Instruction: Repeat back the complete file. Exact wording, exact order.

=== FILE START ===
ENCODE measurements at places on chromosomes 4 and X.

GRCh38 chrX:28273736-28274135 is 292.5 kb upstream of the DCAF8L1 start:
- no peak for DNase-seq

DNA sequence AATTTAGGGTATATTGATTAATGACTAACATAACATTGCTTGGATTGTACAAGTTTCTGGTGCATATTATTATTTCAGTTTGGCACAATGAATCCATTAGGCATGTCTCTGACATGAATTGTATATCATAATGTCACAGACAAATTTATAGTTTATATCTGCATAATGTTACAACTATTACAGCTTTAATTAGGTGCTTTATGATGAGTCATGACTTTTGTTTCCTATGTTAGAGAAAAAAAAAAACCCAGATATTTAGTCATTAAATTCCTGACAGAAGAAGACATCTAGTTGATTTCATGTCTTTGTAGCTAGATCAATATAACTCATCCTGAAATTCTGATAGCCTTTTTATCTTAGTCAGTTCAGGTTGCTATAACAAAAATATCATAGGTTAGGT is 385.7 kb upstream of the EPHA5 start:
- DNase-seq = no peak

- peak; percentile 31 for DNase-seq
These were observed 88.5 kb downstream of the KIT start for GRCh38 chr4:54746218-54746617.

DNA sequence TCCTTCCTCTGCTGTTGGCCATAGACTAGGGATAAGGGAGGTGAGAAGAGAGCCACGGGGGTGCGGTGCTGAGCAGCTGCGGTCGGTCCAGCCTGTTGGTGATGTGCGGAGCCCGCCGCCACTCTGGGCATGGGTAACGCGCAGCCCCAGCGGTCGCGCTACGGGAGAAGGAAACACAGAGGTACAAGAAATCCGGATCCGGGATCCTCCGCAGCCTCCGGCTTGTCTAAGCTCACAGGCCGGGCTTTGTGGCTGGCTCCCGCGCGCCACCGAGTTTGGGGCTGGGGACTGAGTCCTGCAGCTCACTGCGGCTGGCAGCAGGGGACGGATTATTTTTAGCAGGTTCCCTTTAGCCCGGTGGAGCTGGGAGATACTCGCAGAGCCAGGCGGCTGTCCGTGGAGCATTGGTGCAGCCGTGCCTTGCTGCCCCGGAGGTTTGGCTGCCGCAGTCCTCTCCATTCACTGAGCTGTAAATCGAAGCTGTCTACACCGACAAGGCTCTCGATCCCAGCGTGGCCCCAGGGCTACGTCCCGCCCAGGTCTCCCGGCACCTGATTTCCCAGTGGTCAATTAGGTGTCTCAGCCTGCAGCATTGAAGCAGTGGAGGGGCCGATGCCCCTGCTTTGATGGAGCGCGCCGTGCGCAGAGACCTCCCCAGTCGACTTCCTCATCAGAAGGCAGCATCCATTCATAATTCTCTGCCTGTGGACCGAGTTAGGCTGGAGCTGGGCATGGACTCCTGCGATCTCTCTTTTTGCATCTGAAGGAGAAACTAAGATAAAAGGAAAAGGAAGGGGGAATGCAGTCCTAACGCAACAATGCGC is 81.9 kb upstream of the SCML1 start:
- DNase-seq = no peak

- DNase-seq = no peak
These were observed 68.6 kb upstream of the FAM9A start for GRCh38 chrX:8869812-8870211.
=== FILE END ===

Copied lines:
ENCODE measurements at places on chromosomes 4 and X.

GRCh38 chrX:28273736-28274135 is 292.5 kb upstream of the DCAF8L1 start:
- no peak for DNase-seq

DNA sequence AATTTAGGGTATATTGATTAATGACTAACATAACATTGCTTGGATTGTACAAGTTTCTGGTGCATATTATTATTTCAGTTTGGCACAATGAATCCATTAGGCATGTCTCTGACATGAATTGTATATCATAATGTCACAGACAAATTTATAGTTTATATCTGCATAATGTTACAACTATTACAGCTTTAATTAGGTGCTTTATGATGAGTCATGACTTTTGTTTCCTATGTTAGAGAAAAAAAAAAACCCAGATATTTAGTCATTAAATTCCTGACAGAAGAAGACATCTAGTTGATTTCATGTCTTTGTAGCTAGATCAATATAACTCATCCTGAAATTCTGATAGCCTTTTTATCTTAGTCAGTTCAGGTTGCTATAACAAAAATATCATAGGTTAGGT is 385.7 kb upstream of the EPHA5 start:
- DNase-seq = no peak

- peak; percentile 31 for DNase-seq
These were observed 88.5 kb downstream of the KIT start for GRCh38 chr4:54746218-54746617.

DNA sequence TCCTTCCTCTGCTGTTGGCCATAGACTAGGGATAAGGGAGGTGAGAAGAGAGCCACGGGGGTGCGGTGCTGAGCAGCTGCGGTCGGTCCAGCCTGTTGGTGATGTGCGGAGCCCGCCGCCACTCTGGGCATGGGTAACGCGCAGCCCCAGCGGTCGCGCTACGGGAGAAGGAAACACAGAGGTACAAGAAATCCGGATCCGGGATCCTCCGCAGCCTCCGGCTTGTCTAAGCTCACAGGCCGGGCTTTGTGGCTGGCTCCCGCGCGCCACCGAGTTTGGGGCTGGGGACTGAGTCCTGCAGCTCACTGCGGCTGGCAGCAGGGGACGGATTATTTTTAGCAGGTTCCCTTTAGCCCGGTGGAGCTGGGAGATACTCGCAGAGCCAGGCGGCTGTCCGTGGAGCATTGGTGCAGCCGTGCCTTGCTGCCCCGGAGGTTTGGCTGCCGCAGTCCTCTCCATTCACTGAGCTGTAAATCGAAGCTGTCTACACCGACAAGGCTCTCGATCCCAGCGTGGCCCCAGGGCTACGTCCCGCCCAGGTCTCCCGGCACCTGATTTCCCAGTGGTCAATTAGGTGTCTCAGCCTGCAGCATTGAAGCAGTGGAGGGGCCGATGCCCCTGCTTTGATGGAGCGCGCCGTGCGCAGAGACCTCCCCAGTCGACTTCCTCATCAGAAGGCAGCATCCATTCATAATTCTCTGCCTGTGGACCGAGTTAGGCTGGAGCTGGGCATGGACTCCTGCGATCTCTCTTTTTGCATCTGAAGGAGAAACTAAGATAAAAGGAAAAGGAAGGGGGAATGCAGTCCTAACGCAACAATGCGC is 81.9 kb upstream of the SCML1 start:
- DNase-seq = no peak

- DNase-seq = no peak
These were observed 68.6 kb upstream of the FAM9A start for GRCh38 chrX:8869812-8870211.